Director: Attila Szász
Writer: Attila Szász
Producer: Dalma Hidasi
Starring: Vitéz Ábrahám, Ernõ Fekete, Dóra Létay
Country of Origin: Hungary
Running time: 30 min
When I received the request to take a look at the screener for this short film and give my thoughts on it, the title intrigued me, but I was even more interested in the cover art. I know, I know; never judge a book (or a DVD) by its cover. But sometimes one just can’t help themselves. The cover is caring and heartfelt, yet at the same time a little bit creepy. A mother and child silhouetted on a back porch in front of what looks to be a warm, inviting home. But just inside the home is a shadowy figure that looks slightly haunting and menacing. Great cover.
So given the title, imagine my surprise when the DVD arrives and it’s actually a subtitled Hungarian film entitled, Most látszom, most nem látszom (Now You See Me Now You Don’t). It’s not very often I’m asked to screen and review a film out of Hungary. In fact, I’m not even sure if I’ve ever seen any films from that country. So now even more intrigued, I dropped the film in the DVD player. Wow.
The film takes place all in a single household of a couple who seem to have a struggling relationship. But more than just the usual bickering or silent treatments, there seems to be something deeper to this emotional void – something almost sinister. The man is a scientist or inventor of some sort and on the day the film is set, he brings his work home with him; which appears to be some sort of method of making people invisible. Not soon after, the mother is encountered by her son whom she can’t see. Has the father secretly been conducting experiments on their son? Has the boy been monkeying around with the equipment or has something else happened? The plot twists a bit a leaves us guessing to the end. Not an easy task in 30 minutes.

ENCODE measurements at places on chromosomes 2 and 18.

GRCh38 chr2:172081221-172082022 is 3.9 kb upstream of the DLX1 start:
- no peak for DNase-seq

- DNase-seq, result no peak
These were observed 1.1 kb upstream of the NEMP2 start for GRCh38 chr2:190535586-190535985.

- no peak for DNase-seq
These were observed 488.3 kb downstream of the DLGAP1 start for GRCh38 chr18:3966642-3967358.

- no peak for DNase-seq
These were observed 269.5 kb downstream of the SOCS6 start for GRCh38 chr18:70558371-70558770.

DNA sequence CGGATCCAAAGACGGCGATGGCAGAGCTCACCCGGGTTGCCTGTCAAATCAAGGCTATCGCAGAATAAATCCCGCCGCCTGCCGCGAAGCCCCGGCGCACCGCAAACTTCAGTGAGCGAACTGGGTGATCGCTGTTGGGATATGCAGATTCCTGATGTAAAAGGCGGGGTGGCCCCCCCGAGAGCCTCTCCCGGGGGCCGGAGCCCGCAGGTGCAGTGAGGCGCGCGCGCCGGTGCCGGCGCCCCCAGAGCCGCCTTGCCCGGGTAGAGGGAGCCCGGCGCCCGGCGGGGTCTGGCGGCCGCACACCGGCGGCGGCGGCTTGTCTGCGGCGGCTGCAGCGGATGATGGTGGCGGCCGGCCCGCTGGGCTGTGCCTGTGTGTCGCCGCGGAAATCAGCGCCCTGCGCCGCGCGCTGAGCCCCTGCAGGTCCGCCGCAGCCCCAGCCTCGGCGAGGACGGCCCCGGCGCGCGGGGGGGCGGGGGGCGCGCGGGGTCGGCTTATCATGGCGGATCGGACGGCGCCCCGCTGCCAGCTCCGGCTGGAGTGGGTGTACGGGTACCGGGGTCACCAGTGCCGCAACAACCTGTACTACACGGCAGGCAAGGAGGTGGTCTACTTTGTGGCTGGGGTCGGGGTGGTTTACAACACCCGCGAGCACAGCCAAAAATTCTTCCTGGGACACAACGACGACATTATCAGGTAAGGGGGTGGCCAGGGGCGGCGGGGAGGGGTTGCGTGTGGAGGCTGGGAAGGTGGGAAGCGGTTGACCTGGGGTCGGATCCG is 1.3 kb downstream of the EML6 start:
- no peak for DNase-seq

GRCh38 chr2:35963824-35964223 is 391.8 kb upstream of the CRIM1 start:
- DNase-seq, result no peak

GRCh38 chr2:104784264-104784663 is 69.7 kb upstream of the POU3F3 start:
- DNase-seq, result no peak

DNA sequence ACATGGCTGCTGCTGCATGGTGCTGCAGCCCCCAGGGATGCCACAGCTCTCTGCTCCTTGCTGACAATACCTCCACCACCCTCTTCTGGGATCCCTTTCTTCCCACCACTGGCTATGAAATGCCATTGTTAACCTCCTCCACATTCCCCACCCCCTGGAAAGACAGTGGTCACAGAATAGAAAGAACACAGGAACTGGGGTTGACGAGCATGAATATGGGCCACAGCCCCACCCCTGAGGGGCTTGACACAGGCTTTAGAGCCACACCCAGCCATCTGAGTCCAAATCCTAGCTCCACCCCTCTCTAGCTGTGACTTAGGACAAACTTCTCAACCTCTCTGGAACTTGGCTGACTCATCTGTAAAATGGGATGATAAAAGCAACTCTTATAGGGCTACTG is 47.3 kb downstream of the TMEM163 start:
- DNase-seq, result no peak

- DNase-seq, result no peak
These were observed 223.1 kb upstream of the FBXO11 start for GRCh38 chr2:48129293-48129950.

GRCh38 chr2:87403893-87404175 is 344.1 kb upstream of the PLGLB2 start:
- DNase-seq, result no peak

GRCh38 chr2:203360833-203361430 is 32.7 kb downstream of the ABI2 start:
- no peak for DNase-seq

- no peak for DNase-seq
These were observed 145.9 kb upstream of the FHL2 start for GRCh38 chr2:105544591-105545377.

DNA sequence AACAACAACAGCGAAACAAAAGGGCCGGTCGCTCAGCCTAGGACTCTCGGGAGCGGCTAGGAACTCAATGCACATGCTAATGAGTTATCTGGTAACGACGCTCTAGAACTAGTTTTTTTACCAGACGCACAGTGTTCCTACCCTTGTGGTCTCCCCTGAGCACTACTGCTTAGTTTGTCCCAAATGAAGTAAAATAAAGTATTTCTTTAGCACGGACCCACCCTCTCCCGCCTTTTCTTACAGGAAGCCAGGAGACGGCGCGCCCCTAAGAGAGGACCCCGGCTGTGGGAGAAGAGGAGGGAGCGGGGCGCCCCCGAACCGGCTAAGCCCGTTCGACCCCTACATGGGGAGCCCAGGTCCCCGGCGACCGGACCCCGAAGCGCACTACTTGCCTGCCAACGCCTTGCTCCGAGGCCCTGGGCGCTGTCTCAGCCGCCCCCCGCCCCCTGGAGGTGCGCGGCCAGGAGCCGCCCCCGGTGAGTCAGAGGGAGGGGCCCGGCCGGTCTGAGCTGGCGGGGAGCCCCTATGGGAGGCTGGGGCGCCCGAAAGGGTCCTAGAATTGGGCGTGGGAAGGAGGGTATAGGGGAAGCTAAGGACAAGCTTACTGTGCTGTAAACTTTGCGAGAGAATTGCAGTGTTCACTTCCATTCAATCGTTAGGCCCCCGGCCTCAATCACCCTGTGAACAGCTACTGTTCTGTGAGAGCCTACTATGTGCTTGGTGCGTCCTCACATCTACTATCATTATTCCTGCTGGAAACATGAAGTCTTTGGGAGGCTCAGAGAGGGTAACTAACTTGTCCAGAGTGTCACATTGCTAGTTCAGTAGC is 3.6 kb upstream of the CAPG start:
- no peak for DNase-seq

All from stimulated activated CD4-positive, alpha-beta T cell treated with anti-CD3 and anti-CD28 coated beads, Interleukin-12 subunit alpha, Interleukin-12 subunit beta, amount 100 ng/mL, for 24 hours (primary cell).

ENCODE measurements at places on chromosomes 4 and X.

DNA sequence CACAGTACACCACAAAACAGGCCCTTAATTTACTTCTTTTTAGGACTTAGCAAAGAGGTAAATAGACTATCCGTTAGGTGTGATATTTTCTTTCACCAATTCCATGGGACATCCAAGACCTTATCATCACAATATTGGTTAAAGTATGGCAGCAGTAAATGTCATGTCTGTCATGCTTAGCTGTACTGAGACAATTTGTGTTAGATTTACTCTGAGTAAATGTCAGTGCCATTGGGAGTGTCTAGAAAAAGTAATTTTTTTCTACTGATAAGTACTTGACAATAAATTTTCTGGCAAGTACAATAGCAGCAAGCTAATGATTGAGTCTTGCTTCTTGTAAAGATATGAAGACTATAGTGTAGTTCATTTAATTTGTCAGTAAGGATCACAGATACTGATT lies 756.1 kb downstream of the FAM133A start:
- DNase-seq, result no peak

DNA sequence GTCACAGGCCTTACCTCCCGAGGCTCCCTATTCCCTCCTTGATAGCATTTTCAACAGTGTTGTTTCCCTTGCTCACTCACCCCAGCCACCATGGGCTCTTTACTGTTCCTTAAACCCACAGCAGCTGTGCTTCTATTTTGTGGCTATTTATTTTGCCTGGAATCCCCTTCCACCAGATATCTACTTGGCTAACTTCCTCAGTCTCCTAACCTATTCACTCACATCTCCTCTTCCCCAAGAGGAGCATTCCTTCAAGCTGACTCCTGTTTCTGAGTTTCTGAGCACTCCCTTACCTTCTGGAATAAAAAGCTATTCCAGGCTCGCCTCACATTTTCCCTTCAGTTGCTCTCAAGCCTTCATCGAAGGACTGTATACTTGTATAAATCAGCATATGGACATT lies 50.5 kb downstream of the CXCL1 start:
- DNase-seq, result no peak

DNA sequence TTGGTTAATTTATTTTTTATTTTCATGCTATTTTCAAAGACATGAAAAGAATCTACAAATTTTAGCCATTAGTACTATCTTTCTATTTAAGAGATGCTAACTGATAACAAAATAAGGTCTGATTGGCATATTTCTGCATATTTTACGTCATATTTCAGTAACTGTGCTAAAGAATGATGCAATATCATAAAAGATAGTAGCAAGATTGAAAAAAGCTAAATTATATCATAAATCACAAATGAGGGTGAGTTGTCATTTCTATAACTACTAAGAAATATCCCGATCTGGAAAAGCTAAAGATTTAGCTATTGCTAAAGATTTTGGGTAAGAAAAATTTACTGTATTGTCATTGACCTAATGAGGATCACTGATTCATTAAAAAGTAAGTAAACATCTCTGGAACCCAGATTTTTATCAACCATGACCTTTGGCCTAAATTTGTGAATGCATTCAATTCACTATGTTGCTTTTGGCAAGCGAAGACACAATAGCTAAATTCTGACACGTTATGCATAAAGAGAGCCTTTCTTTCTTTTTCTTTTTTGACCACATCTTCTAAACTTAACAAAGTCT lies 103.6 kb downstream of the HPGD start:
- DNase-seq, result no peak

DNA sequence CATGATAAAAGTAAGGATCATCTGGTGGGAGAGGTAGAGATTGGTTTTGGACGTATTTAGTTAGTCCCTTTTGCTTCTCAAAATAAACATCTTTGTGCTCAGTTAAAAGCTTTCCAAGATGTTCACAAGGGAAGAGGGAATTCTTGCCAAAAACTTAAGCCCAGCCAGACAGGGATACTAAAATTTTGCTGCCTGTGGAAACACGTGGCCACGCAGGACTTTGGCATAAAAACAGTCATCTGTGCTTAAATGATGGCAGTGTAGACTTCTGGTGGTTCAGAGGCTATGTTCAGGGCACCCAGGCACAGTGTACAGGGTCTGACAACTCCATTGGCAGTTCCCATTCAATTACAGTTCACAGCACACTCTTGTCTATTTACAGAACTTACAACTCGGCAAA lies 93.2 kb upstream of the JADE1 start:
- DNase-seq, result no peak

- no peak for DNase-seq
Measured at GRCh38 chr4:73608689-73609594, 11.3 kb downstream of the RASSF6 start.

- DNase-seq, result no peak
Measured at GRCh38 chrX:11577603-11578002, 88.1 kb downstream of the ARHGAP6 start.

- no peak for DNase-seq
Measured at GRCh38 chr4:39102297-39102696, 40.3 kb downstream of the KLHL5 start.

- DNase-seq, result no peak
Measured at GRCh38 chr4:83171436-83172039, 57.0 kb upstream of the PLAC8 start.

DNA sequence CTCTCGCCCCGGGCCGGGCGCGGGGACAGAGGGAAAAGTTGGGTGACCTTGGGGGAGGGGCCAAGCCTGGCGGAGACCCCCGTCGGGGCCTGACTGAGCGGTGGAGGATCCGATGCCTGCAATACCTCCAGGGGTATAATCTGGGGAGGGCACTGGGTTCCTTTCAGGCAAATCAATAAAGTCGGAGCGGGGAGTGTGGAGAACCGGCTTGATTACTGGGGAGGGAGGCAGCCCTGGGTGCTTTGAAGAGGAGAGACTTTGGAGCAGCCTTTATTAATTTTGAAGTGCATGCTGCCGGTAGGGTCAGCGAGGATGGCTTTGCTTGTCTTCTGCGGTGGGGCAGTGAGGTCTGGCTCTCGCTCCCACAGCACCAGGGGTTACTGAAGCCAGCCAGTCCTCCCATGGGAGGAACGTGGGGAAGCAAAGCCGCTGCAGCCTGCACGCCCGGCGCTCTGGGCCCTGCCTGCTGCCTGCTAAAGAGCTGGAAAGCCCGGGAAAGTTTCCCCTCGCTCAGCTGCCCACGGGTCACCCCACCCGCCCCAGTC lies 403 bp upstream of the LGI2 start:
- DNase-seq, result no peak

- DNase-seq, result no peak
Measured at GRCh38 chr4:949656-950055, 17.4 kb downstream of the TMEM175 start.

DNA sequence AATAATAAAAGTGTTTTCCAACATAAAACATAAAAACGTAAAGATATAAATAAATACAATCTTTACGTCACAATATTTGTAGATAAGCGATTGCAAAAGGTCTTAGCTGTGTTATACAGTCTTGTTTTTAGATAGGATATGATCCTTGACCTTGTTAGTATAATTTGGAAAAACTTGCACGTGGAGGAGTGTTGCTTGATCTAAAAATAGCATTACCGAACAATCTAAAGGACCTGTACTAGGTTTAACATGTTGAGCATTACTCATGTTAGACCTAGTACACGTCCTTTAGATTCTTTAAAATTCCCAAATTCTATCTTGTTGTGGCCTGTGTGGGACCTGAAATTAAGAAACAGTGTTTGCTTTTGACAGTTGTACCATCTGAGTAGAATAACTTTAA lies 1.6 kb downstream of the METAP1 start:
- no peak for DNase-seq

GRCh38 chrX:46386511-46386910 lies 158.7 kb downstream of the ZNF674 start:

What lashes out to the viewer right away is the fantastic directing style. The camera seems to always be in motion and giving us something new to look at. But this isn’t the anoying shakey cam or frantic movement cam that you might expect. The shots are slow and deliberate. Some of the tracking shots seem to go on forever, uncut, and give great emotional impact to the visuals.
Every angle is different and interesting. At no time are any of the shots typical and it’s apparent that this little indie film must have had some sort of budget behind it. Several camera tracking shots fly right out of a window or smoothly climb stairs. One shot in particular steadies on several characters on the ground as the camera shoots straight upward, while rain falls straight downward all around. It was a very thought out shot and did wonders for the film.
The entire picture is like this. Everything appears very deliberate and well thought out. The warm colors and tones juxtaposed with harsh whites and bare walls make for, although beautiful, an almost surreal scene. Many lingering shots of just a stove top or a garden hose are made to look interesting in their respective cameos. The film is full of these shots.
The acting is pretty fantastic too for a short film with only three characters and a 30 minute length. Especially the lead actress: Dóra Létay. She pretty much carries the movie and the scene in which she follows her invisible son throughout the house from his point of view is fascinating.
Taking a quick left turn with the plot, the movie is more than an acceptable watch at any time. The director has made something here that has me more than intrigued to see more. A full length feature could easily be one of the best of the year should the director choose to do so. The story, although usually essential to a film, would likely be secondary to the stunning cinematography and the directing style of Attila Szász. This is worth the watch and definitely worth a re-watch… and a re-watch. Quite honestly I can’t really think of anything negative to say about the picture (and that’s RARE!). I can’t wait to see more from Szász.